A University of Maryland program is helping D.C.-area school systems grapple with a teacher shortage in STEM fields.
Since 2014, Terrapin Teachers has provided students majoring in a STEM field with a pathway to pursue a career in K-12 education. The program’s efforts have become increasingly valuable, as school systems work through staffing challenges worsened by the pandemic.
Anisha Campbell, the program’s associate director, said that interest in has remained steady in recent years.
“We get tons of students who take those first two courses,” Campbell said. “Based on that model, not all of them are going to choose to go into teaching. What we’ve seen in the past few years is that our numbers have not decreased.”
Students in the program can choose to double major in a STEM field and secondary education, which would enable them to secure teaching certification in four years. It also affords them the opportunity to exclusively major in a STEM field and finish a master’s degree program to earn certification in five years.
In the program’s first two courses, students get classroom experience, teaching a math or science lesson at a local school. That’s different from some programs, Campbell said, where “students may not experience the classroom until their junior year, and then they decide, ‘Oh, this wasn’t really what I wanted to do.'”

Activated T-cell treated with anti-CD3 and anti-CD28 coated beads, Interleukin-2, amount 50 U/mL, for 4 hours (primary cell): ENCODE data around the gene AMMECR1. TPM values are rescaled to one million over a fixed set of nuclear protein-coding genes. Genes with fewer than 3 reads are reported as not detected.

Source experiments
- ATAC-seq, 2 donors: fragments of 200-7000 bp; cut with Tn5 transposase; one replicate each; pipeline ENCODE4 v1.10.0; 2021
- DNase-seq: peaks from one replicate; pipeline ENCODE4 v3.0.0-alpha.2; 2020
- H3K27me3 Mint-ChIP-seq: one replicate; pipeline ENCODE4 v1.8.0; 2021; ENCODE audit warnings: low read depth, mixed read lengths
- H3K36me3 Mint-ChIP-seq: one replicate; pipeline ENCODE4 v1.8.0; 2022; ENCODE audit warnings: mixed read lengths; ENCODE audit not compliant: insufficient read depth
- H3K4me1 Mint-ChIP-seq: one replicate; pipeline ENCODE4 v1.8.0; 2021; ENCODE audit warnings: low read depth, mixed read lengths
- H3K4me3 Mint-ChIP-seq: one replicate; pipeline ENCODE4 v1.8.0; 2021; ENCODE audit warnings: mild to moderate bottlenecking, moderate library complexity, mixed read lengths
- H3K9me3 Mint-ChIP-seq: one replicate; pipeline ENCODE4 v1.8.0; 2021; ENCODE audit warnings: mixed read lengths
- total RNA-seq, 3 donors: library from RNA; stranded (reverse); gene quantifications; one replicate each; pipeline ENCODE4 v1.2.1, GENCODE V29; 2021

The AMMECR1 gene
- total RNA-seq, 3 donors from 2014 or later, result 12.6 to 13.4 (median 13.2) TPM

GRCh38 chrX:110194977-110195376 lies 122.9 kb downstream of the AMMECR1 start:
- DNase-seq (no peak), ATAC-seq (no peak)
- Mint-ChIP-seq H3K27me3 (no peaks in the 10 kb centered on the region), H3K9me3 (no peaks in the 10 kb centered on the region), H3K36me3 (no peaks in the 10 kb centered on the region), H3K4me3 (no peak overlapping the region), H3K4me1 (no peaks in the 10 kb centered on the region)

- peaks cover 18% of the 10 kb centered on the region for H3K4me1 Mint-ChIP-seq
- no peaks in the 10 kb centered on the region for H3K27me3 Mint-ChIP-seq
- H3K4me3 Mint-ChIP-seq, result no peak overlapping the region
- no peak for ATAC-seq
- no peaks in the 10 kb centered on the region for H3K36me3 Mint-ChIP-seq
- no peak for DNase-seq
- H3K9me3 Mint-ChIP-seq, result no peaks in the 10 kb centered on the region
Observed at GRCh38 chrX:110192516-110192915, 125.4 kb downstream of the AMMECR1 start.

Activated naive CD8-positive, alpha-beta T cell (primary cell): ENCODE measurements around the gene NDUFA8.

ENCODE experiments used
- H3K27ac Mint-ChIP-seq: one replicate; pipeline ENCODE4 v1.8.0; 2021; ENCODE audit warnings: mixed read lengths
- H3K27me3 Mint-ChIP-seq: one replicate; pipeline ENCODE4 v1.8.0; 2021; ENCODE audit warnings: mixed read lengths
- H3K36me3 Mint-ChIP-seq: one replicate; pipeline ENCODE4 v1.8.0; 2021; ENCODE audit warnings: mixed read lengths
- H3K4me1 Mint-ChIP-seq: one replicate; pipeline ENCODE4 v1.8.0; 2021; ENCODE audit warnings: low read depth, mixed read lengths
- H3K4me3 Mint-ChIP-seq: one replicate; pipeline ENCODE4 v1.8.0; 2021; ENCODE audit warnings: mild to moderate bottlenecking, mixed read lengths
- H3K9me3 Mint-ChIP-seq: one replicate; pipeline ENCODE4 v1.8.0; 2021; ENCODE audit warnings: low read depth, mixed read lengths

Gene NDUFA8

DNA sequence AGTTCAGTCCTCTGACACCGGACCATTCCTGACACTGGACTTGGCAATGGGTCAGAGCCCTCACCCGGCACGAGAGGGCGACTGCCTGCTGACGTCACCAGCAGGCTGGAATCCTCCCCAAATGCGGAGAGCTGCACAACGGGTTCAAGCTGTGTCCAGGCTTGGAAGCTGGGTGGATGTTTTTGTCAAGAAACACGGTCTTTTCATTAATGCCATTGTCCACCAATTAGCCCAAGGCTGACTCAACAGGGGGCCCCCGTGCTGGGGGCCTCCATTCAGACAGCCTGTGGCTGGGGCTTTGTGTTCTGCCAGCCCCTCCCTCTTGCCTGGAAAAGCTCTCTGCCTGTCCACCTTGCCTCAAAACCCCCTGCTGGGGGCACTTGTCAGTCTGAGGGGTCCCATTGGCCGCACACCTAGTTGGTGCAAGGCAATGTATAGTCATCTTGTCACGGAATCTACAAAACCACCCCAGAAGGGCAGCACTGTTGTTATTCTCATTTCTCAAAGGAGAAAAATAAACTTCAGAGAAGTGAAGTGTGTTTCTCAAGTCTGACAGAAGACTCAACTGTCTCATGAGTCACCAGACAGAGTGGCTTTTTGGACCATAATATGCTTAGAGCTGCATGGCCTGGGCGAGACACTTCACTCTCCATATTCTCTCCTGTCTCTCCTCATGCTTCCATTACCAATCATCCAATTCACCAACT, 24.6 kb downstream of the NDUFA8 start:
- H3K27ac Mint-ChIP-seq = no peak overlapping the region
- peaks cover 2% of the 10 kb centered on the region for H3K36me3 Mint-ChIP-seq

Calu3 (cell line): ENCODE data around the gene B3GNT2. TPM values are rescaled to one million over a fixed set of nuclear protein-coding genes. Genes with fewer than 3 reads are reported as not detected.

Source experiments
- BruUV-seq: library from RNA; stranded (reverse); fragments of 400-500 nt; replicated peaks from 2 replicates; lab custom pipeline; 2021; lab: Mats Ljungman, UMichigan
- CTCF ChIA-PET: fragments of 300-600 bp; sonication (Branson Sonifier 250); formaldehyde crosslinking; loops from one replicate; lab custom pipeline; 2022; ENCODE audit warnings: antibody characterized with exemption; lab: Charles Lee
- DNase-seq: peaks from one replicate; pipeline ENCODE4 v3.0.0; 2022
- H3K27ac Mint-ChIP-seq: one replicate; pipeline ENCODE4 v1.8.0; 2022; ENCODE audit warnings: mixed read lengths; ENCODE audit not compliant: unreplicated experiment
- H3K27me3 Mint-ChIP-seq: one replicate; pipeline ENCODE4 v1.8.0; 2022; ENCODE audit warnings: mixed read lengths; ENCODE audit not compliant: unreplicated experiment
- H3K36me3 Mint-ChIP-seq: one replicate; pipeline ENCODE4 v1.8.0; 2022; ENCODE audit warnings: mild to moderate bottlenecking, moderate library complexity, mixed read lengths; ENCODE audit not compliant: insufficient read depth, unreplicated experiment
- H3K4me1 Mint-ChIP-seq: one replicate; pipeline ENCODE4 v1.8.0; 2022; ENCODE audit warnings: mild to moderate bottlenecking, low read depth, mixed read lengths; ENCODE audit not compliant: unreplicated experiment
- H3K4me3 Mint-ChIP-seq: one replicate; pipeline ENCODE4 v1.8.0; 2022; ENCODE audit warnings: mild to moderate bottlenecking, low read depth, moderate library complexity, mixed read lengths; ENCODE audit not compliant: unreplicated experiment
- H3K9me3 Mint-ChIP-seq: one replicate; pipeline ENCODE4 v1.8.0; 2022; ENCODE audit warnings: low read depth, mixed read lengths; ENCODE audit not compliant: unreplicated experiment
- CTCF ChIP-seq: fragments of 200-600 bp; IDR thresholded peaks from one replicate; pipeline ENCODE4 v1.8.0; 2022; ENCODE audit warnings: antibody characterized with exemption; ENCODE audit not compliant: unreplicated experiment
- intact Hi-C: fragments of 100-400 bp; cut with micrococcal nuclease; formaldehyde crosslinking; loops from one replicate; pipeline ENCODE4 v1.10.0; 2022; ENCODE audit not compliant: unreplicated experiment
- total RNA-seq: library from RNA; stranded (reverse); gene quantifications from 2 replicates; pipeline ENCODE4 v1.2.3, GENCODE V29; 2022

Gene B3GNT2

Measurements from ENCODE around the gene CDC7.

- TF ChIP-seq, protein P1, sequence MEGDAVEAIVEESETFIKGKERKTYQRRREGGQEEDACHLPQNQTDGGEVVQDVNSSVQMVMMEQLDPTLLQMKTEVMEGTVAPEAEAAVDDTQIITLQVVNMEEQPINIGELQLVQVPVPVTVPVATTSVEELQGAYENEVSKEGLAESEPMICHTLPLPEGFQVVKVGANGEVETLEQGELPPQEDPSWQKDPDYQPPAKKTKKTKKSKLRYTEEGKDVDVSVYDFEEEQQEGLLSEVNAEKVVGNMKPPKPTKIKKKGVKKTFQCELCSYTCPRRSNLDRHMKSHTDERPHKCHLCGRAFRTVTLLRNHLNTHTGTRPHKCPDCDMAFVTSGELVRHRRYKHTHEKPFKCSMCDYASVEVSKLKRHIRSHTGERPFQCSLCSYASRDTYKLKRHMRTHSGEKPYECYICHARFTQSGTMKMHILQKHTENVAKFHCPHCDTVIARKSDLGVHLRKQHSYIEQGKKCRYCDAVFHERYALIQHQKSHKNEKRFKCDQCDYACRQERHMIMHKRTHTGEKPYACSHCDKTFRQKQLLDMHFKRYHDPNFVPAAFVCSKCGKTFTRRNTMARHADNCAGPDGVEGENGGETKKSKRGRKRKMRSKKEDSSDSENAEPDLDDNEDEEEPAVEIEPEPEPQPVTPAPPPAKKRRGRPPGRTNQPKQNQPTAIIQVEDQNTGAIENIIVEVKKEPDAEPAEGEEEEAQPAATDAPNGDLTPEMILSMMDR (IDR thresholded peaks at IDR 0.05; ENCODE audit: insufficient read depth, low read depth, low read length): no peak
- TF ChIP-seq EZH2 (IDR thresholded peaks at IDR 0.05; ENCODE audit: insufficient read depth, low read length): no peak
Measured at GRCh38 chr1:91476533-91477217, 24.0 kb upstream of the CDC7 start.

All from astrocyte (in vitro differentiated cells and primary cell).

The Maryland students get three field experience courses before they start student-teaching, Campbell said. During student-teaching, students work in a school in either Anne Arundel, Howard, Montgomery or Prince George’s counties.
About 350 to 400 students take all of the program’s courses, Campbell said. Any student on campus is able to take the first two courses within the program.
In those first two courses, Campbell said, faculty works to inform students about “myths” surrounding teaching, such as the premise that teachers are underpaid and are not satisfied with their jobs.
UMD senior Joanna Hung, who is pursuing a degree in math, said she’s been taking courses with Terrapin Teachers since her freshman year, with the goal of becoming a math teacher.
Hung started tutoring in middle school and has aspired to work with kids ever since.
“Just being able to work with the students and teach and build a relationship with the students,” Hung said, “that’s been really meaningful and fulfilling for me.”
The school’s efforts are benefiting school systems across the state, Campbell said. About 75% of program graduates are teaching in the state.
“They are teaching, they are being retained in the classroom,” she said. “That speaks to our program, the College of Education, the support that they get, the rigorous preparation that they receive. And we also give them support after they graduate.”